Date: 22 Aug 2013

Heart Failure Outcomes Based on Race and Gender of Patients in a Medically Undeserved Area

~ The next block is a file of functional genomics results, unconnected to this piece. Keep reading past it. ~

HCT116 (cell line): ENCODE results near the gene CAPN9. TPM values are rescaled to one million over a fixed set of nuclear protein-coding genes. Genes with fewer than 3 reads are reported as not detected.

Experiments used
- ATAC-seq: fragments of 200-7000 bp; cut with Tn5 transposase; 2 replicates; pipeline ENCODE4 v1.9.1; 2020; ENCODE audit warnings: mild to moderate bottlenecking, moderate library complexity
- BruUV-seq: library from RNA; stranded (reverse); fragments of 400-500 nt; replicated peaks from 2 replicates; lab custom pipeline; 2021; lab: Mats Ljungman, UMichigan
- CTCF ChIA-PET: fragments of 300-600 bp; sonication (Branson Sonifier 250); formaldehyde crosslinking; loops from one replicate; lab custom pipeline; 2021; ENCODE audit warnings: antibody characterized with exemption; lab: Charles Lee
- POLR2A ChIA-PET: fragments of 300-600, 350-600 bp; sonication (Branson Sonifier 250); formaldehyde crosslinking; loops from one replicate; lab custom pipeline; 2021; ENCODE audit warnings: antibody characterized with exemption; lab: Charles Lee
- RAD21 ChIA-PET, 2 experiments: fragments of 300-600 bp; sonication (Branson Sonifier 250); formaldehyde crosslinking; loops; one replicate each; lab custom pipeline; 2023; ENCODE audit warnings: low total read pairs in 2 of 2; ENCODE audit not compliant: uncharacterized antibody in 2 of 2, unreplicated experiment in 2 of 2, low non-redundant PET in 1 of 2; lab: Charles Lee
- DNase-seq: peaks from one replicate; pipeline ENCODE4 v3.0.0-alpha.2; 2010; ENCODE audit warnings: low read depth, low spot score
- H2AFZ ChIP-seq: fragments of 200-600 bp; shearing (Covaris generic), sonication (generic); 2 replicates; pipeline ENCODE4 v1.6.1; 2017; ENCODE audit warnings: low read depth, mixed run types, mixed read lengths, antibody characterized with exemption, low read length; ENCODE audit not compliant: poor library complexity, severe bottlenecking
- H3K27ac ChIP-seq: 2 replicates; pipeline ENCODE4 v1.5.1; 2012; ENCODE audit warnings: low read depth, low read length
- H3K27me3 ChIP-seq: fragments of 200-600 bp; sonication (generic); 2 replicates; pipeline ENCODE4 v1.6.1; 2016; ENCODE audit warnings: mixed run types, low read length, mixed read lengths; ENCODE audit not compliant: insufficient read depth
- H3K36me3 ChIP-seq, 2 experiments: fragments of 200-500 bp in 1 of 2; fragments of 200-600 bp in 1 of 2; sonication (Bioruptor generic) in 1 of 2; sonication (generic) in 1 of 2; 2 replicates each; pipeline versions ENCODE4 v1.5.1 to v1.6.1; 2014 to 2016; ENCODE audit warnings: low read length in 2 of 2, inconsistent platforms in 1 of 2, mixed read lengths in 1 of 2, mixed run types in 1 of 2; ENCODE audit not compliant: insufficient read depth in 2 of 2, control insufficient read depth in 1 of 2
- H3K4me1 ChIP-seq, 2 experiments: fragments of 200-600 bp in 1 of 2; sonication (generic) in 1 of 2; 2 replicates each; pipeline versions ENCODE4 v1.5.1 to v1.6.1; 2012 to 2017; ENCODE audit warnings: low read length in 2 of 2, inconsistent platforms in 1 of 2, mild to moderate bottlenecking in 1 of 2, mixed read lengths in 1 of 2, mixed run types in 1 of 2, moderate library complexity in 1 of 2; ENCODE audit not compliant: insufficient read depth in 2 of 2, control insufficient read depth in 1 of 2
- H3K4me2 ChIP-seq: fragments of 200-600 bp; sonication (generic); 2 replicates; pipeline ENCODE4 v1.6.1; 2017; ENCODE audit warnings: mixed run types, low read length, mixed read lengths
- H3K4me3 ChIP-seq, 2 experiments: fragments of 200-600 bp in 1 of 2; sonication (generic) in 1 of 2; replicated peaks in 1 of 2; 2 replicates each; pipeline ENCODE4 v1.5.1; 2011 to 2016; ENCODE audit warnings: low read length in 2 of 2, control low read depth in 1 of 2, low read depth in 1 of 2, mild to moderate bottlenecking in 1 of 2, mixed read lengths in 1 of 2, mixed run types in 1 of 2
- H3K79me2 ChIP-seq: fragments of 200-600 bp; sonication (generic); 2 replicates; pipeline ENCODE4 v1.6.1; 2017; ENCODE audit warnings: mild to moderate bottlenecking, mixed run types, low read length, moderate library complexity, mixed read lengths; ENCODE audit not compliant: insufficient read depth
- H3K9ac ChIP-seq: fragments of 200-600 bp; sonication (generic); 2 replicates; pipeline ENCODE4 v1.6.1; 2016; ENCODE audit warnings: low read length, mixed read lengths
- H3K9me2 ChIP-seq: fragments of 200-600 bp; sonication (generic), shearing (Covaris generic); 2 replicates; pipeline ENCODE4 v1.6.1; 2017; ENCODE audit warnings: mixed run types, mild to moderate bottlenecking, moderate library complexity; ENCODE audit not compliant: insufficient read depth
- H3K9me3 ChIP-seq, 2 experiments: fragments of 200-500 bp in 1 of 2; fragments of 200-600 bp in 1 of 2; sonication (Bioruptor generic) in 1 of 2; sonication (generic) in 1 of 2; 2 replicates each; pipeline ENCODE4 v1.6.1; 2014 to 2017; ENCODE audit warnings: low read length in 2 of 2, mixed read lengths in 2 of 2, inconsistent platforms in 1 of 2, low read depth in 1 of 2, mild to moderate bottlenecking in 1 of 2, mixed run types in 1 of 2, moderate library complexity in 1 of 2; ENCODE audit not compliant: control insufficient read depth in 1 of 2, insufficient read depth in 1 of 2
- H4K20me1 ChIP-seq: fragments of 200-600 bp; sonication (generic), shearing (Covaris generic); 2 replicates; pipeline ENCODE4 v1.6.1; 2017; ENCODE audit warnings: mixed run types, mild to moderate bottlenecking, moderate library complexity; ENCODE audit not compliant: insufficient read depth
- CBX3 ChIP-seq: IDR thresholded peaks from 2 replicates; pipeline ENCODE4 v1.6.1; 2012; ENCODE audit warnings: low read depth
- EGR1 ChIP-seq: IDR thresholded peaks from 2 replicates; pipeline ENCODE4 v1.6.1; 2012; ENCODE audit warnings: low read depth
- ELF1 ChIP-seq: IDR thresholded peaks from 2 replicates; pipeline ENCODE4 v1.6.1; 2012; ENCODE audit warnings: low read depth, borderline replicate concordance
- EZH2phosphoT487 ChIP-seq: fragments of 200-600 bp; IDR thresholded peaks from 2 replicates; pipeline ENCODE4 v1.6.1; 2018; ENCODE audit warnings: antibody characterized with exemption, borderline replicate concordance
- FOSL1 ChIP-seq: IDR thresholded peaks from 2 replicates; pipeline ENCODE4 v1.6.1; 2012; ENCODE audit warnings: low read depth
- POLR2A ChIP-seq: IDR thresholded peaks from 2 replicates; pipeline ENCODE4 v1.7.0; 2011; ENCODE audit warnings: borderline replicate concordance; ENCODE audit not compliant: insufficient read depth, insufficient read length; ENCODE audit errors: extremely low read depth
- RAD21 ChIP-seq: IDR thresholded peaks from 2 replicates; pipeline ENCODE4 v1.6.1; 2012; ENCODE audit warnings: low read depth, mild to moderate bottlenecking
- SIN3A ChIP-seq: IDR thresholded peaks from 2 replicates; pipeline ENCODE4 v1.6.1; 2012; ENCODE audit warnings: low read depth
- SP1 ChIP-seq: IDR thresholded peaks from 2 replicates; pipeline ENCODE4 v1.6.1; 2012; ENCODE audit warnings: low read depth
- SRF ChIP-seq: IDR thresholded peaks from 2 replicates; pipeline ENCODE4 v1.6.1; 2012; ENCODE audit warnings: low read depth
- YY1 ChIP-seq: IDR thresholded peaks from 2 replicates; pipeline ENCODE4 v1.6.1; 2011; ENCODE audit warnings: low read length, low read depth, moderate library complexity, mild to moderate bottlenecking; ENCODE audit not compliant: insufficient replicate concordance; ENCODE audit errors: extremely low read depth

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The purpose of this descriptive study was to investigate changes in quality of life (QoL), disease severity and exercise tolerance of heart failure (HF) patients in a medically underserved clinic based on race and gender. Despite advances in the treatment of HF over the past decade, incidence, morbidity and mortality for patients continue to rise while QoL declines. HF is common in African-Americans and women; however, there is limited research focusing on race and gender variables. Health related QoL, disease severity measured by B-type natriuretic peptide blood test (BNP) and ejection fraction (EF), and exercise tolerance measured by six minute walk test (6MWT) were assessed at admission and at 6 months in a convenience sample of 53 patients. Variables were compared by race and gender. The sample was 67.9 % African American and 62.3 % male. Men had greater improvements than women in QoL, BNP, and EF, while women had greater improvements in the 6MWT. African Americans had greater improvements than Whites in all four variables. Even in the presence of disease severity in patients with New York Heart Association (NYHA) Class III and IV HF, there were significant improvements in QoL, BNP, HF outcomes demonstrating the importance of developing culturally sensitive and gender-specific treatment plans.